Doctors in Georgia are prescribing ADHD medications to help low-income children struggling in elementary school, even when they do not have an attention deficit disorder, reports a front-page article in Tuesday’s New York Times.
The story focused on Dr. Michael Anderson in Canton, Ga., who said he had little choice in the matter if he wanted to help students boost their academic performance in under-funded schools. “We’ve decided as a society that it’s too expensive to modify the kid’s environment. So we have to modify the kid,” he told Times reporter Alan Schwarz. Dr. Anderson, Schwarz writes, is “one of the more outspoken proponents of an idea that is gaining interest among some physicians.”
Those extra prescriptions come at a high cost to both the state and the federal government. One of the mothers profiled in the article notes that Medicaid pays for nearly every penny of her children’s prescription costs. And it’s not just stimulants like Adderall — all four children in the Rocafort family profiled in the story are on also on clonidine, a nightly sleep med that helps to counteract the effects of the other drugs.
Georgia’s Medicaid program did not respond to requests for cost data. But Melissa Carter, executive director of the Barton Child Law and Policy Center at Emory University in Atlanta, says the program spends $28 million to $33 million annually on stimulants used to treat ADHD.
She points out that prescribing stimulants to kids without attention disorder is not necessarily a mainstream trend, but what is clear is that “parents, teachers, caregivers and even entire systems have a growing appetite to use drugs. There’s an avalanche leading towards meds as the only solution.” That may have something to do with the years of austerity cuts to education in Georgia, which have led to larger class size, shorter school days and furloughs for teachers, says Carter.
But she says that unlike investments in schools, which can give students lifelong skills for coping and adjusting, medications may offer “the immediate satisfaction of behavioral control, but you have side effects, and you’re not giving the child any skills to help them function. Are these kids going to have to be medicated for life?”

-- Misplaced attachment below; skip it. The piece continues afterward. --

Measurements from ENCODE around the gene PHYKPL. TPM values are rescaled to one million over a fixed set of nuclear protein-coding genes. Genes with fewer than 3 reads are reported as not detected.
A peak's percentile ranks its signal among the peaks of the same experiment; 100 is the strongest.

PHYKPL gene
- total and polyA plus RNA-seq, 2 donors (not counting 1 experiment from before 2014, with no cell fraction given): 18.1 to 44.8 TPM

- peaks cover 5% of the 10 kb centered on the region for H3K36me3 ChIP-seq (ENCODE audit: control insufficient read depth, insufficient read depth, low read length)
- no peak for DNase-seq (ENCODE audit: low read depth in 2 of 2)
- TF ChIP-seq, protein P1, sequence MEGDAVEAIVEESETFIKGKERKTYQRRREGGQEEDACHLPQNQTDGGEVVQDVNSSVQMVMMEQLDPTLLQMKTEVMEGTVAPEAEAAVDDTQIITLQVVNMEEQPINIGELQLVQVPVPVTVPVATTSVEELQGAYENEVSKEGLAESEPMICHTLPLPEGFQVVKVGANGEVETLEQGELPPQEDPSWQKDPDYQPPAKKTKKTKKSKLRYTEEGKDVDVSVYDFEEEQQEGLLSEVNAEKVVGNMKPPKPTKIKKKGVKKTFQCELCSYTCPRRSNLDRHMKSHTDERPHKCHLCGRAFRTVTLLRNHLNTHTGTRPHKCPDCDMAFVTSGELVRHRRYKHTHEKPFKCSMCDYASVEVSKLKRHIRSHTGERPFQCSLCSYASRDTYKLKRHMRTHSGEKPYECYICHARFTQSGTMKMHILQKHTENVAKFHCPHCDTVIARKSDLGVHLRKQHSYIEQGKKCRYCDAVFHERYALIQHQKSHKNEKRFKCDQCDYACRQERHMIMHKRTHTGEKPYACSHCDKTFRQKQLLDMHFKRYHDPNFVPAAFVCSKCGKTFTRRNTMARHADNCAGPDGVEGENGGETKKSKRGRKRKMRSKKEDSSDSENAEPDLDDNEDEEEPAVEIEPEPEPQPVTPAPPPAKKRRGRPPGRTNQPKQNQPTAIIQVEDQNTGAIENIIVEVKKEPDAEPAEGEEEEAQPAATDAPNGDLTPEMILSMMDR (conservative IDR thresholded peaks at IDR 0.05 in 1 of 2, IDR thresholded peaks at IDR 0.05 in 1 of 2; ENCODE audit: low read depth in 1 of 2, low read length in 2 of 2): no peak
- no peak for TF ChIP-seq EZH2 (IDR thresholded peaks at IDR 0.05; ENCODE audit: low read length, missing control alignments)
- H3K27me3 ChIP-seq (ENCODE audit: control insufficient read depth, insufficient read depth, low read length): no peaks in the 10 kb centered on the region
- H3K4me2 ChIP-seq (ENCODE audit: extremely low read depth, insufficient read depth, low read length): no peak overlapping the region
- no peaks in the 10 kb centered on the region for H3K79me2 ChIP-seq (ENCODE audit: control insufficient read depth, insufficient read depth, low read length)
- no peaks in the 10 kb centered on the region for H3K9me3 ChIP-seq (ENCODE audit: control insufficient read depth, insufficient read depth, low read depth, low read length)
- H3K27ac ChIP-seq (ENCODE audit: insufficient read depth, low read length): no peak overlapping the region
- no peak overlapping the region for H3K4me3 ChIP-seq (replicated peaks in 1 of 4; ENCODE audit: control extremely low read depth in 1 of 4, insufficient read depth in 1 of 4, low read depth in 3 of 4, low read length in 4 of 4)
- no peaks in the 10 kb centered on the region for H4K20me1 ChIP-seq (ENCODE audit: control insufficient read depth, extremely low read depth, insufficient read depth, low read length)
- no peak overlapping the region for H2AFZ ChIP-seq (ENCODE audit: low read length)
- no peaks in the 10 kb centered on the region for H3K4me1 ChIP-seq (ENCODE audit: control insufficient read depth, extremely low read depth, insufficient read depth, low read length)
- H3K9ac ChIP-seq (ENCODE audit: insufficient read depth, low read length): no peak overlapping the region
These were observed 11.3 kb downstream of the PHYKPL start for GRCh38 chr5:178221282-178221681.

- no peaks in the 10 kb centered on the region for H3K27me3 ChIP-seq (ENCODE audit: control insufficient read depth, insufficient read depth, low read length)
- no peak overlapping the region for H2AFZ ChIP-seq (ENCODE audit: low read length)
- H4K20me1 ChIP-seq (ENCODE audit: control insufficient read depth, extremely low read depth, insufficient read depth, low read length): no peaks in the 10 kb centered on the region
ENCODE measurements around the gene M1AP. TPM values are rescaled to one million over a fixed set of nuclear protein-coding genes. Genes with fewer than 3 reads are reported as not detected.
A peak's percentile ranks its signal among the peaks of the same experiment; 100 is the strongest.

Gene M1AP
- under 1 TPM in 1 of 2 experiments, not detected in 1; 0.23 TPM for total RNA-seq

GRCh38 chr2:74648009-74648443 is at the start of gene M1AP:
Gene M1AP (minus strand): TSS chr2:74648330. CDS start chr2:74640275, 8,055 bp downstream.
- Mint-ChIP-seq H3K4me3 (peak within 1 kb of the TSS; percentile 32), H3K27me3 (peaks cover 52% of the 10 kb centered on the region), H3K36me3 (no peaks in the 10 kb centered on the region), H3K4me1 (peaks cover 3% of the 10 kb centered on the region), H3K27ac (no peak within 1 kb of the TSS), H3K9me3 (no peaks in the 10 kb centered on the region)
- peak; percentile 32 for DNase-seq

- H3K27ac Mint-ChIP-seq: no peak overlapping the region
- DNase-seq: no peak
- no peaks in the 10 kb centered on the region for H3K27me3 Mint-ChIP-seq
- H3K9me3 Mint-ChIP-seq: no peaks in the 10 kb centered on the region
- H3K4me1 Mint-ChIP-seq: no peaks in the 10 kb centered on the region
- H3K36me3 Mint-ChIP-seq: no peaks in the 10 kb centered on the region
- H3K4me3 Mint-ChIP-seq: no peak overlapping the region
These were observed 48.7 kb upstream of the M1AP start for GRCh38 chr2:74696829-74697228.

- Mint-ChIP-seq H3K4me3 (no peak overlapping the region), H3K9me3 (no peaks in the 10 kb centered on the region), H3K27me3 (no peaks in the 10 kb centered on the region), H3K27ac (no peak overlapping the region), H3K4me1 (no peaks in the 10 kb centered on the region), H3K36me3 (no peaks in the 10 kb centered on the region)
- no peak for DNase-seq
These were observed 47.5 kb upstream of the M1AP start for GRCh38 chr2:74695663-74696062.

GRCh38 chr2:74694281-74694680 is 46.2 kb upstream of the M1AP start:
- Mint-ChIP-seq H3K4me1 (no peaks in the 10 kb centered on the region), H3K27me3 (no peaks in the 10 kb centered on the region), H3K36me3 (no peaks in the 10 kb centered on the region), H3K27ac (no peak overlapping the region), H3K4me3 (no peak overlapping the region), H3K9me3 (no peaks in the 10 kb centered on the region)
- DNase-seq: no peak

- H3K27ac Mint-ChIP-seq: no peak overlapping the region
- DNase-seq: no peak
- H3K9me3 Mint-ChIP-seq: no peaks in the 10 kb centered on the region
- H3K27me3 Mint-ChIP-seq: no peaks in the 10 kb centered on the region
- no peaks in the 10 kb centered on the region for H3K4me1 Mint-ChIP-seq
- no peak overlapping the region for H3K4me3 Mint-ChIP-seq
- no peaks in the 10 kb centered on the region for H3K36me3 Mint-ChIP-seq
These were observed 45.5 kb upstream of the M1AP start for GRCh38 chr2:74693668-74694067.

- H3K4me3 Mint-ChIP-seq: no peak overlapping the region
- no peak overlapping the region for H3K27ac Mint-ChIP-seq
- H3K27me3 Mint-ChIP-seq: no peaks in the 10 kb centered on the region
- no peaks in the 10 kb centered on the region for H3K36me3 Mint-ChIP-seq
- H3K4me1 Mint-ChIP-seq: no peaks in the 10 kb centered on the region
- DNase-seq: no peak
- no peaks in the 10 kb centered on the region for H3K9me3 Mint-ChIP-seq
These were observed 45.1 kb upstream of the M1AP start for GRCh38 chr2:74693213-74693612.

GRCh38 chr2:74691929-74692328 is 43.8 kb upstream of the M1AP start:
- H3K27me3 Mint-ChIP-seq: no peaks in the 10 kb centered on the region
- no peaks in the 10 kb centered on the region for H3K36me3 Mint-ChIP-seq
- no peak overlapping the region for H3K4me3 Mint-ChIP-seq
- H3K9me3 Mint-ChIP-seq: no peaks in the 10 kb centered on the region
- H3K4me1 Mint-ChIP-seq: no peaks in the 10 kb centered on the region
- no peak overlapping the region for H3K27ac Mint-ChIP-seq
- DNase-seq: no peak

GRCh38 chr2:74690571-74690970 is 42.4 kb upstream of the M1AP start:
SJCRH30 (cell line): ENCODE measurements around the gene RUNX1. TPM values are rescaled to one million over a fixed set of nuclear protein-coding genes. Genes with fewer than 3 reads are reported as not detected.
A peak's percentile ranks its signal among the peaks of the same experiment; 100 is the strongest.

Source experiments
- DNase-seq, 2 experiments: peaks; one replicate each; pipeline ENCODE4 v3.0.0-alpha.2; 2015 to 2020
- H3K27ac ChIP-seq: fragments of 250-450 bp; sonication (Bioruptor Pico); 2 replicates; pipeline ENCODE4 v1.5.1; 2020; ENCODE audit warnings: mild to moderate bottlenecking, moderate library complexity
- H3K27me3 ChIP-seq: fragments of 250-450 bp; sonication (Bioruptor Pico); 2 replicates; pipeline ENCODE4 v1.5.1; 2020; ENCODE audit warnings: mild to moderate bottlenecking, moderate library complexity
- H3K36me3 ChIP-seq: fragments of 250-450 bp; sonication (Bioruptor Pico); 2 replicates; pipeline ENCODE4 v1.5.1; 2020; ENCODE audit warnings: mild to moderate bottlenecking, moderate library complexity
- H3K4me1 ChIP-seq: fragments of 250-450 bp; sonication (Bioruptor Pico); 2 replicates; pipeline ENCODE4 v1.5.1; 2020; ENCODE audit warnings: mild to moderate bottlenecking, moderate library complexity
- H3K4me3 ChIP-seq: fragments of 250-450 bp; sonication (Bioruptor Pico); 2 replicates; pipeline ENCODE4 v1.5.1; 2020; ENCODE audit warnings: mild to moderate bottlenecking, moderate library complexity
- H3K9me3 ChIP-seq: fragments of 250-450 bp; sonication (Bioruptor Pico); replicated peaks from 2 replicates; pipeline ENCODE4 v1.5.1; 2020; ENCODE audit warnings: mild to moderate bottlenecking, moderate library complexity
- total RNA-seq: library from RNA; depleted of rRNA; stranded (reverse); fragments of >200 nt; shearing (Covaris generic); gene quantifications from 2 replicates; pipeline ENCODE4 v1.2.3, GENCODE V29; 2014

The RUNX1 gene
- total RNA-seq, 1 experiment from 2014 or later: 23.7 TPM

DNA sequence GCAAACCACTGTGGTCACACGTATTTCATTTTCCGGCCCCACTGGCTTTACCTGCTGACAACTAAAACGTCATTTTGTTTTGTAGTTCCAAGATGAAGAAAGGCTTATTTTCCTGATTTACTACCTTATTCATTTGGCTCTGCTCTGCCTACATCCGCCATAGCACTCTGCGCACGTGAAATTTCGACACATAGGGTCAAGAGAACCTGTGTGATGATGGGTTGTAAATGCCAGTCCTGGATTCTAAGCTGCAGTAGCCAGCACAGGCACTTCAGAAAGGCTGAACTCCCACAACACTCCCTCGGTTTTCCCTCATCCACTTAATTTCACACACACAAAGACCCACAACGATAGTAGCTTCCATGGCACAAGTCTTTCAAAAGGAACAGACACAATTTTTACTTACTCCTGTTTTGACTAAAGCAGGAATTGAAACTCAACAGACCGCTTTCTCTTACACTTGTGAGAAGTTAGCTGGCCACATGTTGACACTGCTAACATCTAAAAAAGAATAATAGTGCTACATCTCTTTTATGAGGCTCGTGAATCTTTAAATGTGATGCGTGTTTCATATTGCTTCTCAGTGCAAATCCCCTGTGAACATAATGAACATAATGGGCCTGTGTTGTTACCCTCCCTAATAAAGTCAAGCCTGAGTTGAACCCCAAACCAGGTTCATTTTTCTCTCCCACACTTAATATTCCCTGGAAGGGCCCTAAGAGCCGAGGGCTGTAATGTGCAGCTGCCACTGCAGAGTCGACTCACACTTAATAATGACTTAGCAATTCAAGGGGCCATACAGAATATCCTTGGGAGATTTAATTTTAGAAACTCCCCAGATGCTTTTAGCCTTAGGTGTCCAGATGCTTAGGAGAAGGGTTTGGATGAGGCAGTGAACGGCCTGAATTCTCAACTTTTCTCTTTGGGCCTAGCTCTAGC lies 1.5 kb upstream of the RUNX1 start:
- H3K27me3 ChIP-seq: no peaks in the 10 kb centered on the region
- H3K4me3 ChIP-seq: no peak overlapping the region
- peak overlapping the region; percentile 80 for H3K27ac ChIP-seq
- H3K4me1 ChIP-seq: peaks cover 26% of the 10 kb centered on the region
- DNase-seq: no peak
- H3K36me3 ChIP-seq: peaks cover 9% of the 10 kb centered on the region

Tim Sweeney, director of health policy for the Georgia Budget & Policy Institute, a nonprofit think tank in Atlanta, adds that Dr. Anderson’s dilemma is “an indication of a big picture need for increased investment in secondary services around education, like tutors and counselors.” To the extent that additional costs are “being born by Medicaid for prescriptions that are replacing those services, there is potentially a cost shift.”
Unlike education, however, which is paid for by mostly by the state, Medicaid costs are shared by the federal government.
“The Medicaid programs spends significant dollars on medications for high-need populations like foster children, but I’d argue this is not the most cost-effective (or best) approach to treating these children,” Shadi Houshyar, who works for the child advocacy organization First Focus, wrote in an e-mail.
Instead, she asks, “why don’t we attempt to address the poverty, lack of school funding and social barriers that contribute to the poor academic performance of these children, rather than medicate them?”
Experts and advocates did not know of any studies comparing the cost of medication versus investing in schools.